Sonic Strawberry Limeade is summer beverage perfection. The ice is perfect. The fizzy sweet-tartness is perfect. The juicy bits of strawberry that sneak up the straw to surprise your taste buds are perfect. The ice is perfect. The fresh lime wedge and strawberry chunks left in the bottom of the cup are perfect. And did I mention the ice? It’s the perfect size, the perfect shape, and the perfect softness for ADA-approved crunching. It’s the ice all other ice dreams of becoming but never will. Sonic Strawberry Limeade is a delectable treat from the first sip to the last bits of berry you scrape off the side of the cup with your straw, if you’re unladylike enough to do that sort of thing. A finger works, too.

Better still, it’s half price from 2:00 to 4:00 PM. Happy Hour indeed! For one dollah and nine cent you can purchase a 16 oz mini-vacation in beverage heaven. So, what are you waiting for? By my clock, you still have ten minutes to get there.

via The View From Here.

RIP, icons: “most iconic photograph from the victory celebrations of World War II” … goodbye, Ms. Shain … I think every woman would have loved to have been the recipient of that random kiss …

It’s perhaps the most iconic photograph from the victory celebrations of World War II, and the nurse who made it possible, Edith Shain, is dead at 91.

via ‘Kissing Nurse’ From Famous World War II Photograph Dies – TIME NewsFeed.

history, archeology, alluring titles:  Come on, with a title like “Is King Tut’s Penis Missing? ” you have to find out!

Did someone sabotage the Egyptian king’s mummy to hide his less-than endowed genitalia? A new report from The New Scientist presents the possibility of a anatomical conspiracy.

Earlier this year, scientists speculated the cause of famed King Tutankhamen’s death to be due to a bone disorder and a bad case of malaria, but just last week a group of German researchers overruled that diagnosis. Instead, they say the 19-year-old pharaoh suffered from sickle-cell anemia, a genetic abnormality in red blood cells that ultimately causes organ failure.

While researching the new prognosis for The New Scientist,journalist Jo Marchant uncovered another proposed ailment of Tut’s. A letter published in the Journal of the American Medical Association suggests that Tut could also have suffered from Antley-Bixler syndrome, a genetic mutation that yields strange physical effects, such as elongated skulls and even under-developed genitalia. (Some researchers support the theory and use artistic depictions of Tut and his relatives, often show with elongated faces, as proof.)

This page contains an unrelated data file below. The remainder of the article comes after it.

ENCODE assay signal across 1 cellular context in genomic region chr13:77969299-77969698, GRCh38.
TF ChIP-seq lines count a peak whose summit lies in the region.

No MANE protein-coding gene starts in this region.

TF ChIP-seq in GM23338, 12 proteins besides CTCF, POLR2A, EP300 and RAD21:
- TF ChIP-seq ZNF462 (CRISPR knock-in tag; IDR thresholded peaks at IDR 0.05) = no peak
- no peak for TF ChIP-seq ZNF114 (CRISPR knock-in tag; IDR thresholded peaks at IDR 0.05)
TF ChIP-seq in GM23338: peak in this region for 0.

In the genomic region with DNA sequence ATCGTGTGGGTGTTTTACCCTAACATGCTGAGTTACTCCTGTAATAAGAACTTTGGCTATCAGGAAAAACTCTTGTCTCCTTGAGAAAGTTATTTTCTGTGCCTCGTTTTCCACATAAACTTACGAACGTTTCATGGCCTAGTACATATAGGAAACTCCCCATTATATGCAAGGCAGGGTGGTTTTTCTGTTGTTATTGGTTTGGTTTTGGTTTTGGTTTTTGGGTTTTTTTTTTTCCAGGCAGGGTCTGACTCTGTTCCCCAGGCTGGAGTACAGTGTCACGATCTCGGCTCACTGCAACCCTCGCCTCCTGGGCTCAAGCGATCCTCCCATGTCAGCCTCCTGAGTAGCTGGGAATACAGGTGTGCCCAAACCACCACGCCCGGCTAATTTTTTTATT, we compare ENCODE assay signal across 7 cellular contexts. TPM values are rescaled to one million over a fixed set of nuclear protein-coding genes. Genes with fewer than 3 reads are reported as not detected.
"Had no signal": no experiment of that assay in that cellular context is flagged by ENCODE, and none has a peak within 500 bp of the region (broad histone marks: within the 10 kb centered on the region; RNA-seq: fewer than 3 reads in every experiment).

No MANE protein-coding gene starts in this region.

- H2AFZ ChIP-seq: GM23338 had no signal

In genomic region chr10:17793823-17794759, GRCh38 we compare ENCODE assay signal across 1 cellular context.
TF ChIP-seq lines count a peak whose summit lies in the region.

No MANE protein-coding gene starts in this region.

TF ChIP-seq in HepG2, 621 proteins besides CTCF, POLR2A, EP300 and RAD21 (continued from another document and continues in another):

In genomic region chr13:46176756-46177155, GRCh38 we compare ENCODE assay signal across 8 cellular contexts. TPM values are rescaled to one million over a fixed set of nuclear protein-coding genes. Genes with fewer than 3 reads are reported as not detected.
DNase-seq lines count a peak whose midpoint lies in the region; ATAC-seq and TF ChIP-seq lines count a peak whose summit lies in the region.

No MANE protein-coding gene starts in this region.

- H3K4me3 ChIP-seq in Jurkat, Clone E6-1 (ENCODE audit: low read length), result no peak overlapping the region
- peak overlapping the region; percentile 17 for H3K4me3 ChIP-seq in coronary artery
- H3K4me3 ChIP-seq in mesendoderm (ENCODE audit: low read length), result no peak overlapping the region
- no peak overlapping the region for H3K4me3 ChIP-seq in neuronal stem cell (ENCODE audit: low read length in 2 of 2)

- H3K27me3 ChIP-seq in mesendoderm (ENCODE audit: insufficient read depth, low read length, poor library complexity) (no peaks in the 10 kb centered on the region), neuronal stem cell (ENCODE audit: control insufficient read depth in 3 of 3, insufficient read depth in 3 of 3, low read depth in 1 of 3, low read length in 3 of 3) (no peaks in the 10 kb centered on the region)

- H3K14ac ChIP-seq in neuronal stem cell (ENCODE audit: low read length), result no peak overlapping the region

Egypt’s chief archaeologist Zahi Hawass dismisses the theory, claiming that Tut was, in fact, well-developed. However, as Marchant points out, Tut’s penis is no longer attached to the body. After some digging, Marchant was able to confirm that the king’s genitalia was attached to the mummy during its first unwrapping in 1922, meaning the postmortem castration likely occurred in modern times. Interestingly, Tut’s penis was declared missing in 1968 until a CT scan discovered it hidden in the sand that surrounded the mummy.

This evidence has lead some, including Marchant to believe that Tut’s penis was swapped sometime after his body was embalmed, suggesting a conspiracy existed to save him from embarrassment of the locker room variety, even in the afterlife.

via Is King Tut’s Penis Missing? – TIME NewsFeed.

quotes:

“To do good, you actually have to DO something.”

Yvon Chouinard

via Something big’s going down in Boulder « What Gives 365.

unique, philanthropy, doing good: I am fascinated by this project.

Back in March, I spent two weeks writing about some of the 36 young entrepreneurs who were each trying to raise $6,500 to get to the Unreasonable Institute in Boulder. This 10-week business incubator is designed to give these dauntingly brilliant, inspired, energetic and committed young innovators the tools to get their big ideas off the ground & out in the world where they can do some huge good.

via Something big’s going down in Boulder « What Gives 365.